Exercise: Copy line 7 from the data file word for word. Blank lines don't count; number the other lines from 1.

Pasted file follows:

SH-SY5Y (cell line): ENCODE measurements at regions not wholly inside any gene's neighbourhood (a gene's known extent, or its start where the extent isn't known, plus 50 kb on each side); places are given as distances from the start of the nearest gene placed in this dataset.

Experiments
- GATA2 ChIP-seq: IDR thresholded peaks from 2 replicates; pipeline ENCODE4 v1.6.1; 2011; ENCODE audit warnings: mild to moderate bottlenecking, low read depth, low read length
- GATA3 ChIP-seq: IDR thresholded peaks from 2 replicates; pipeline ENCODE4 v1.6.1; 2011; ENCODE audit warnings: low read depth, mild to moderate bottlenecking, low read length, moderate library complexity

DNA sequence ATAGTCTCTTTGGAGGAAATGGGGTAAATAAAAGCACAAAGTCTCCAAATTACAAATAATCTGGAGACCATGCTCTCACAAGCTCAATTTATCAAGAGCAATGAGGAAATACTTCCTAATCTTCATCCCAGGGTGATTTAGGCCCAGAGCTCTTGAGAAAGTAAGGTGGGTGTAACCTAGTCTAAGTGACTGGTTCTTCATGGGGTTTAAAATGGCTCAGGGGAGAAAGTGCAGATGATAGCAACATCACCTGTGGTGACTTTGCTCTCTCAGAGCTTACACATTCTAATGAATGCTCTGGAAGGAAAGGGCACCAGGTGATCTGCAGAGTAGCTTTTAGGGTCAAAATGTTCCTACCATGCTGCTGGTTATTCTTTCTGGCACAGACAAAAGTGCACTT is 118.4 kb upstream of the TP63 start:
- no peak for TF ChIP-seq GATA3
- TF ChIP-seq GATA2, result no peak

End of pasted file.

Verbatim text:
- TF ChIP-seq GATA2, result no peak